Guru Kate – Sleeplessness and Hot Sauce

How can I keep from falling asleep in class?

Well I hate to repeat the old adage, but the best answer is to get more sleep at night. According to Dr. William Dement of Stanford, young adults need at least eight hours of sleep per night. If everyone got this much beauty sleep, the world would be a much prettier place.

There’s all that “studying” and “making flashcards” and “reading” getting in your way. While these are lovely code words for “facebooking”, not getting sleep is counteractive to learning.

Not only do you end up with fluttering-eyelid syndrome in class, but the few hours of sleep you do get aren’t spent integrating new information into your brain. Just maintenance and recovery.

Looking for the easy way out? Try a protein-packed breakfast. Skip simple carbs, such as white bread toast. An egg omelet will provide a filling meal that is ultimate brain food. According to, proteins contain tyrosine, a compound that boosts energy levels for the long term.

So not only will you be able to stay awake during your 8:30 Languages of Small Ancient Civilizations lecture, but you’ll be able to LEARN in the mean time! What a concept.


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How is hot sauce made? What is the hottest hot sauce? Why does milk help alleviate hot taste?

Hah, wouldn’t it be great if hot sauce could be used to stay awake in class? That might be a bit too obvious. Flames spouting from ears, nose and mouth. Followed by the run out the door for a water fountain. Not recommended.

Anyways, if you are interested in making your own hot sauce, you’ll need tomatoes, Serrano peppers, white vinegar, salt and pickling spices. According to, you essentially chop, mix, distill, grind, filter and can. I think I’d prefer to stop by Fred Meyer and save my weekend.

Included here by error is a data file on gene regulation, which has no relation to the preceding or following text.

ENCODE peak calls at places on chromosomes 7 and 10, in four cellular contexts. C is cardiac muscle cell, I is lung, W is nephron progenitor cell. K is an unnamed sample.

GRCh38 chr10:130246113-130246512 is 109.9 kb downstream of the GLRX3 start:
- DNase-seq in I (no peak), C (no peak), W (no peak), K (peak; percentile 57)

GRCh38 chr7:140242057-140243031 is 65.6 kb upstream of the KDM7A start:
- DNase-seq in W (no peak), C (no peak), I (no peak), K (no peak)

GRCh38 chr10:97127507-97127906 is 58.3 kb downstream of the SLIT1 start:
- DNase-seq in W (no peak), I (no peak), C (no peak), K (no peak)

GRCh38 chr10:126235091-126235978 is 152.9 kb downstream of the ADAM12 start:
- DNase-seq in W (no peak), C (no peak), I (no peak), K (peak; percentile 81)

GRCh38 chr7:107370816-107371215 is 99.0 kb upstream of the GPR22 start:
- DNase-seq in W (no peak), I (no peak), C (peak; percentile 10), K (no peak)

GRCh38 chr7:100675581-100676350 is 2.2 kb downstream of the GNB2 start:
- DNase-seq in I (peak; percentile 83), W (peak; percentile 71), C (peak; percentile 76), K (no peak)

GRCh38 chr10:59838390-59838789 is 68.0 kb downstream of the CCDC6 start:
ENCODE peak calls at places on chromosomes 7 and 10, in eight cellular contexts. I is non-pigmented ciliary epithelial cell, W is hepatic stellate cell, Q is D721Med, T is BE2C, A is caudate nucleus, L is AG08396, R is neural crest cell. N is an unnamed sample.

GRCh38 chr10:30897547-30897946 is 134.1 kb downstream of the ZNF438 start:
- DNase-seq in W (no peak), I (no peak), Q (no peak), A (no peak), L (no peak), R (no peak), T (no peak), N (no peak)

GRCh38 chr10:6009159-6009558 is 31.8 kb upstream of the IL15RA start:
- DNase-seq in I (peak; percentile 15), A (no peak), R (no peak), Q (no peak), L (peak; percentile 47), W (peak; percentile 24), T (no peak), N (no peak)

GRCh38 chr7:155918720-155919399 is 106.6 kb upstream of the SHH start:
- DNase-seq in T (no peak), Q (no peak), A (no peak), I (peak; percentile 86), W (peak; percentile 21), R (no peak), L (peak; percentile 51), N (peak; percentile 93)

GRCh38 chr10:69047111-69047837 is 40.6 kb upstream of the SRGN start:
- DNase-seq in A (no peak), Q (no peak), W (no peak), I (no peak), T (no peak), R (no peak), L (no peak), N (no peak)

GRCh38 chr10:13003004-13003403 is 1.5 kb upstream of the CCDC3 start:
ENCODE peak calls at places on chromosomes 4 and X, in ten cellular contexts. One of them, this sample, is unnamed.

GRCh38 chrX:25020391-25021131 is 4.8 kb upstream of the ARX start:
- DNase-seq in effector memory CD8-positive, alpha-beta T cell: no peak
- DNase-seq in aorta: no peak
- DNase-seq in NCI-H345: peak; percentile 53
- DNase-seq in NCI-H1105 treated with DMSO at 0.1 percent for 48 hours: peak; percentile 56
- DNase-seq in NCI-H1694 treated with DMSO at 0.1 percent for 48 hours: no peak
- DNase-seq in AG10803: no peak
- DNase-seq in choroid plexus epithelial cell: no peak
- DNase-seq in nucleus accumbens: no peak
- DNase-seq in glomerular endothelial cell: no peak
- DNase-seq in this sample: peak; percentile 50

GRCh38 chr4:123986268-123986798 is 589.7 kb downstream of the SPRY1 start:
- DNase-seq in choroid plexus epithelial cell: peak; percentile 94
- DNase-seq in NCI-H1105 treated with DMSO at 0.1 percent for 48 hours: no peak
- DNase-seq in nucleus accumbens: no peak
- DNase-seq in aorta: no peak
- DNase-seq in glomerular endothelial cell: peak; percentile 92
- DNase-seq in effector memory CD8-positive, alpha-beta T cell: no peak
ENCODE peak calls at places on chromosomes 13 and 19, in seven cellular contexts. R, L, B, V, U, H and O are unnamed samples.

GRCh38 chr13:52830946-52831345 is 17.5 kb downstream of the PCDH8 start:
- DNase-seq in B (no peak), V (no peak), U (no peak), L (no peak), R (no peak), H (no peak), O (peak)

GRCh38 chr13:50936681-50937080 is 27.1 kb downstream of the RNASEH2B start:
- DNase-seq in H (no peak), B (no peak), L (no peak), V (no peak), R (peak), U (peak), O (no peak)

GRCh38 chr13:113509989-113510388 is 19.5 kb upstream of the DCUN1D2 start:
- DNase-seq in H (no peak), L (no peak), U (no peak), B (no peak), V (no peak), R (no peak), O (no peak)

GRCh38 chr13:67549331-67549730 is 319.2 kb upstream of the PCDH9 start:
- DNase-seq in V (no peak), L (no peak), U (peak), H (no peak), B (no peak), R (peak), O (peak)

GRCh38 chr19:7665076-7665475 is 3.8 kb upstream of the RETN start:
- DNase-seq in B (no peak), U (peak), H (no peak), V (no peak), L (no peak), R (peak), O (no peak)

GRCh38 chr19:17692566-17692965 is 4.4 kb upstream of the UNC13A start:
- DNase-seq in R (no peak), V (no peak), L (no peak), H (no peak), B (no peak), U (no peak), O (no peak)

However, if the hottest stuff to touch your lips (besides your current beau) is more your taste, try Blair’s 16 Million Reserve. Named after its rating on the Scoville scale (a measure of how hot something can be), Blair’s is pure capsaicin. This compound is actually a natural selection tool, allowing certain desert critters to spread pepper’s seeds, while others feel the burn of a thousand suns.

When capsaicin comes in contact with a taste bud, it results in a burning sensation from a nerve reaction. According to Wikipedia, capsaicin is a fat-soluble compound. This is why water does nothing when your mouth is on fire – it simply swishes around capsaicin in your mouth, exposing innocent nerves to the ultimate burn.

Milk, on the other hand, has proteins known as caseins. These bind to capsaicin molecules and render the little buggers useless. So next time you opt for too hot of hot wings, channel your inner child and order a tall glass of milk.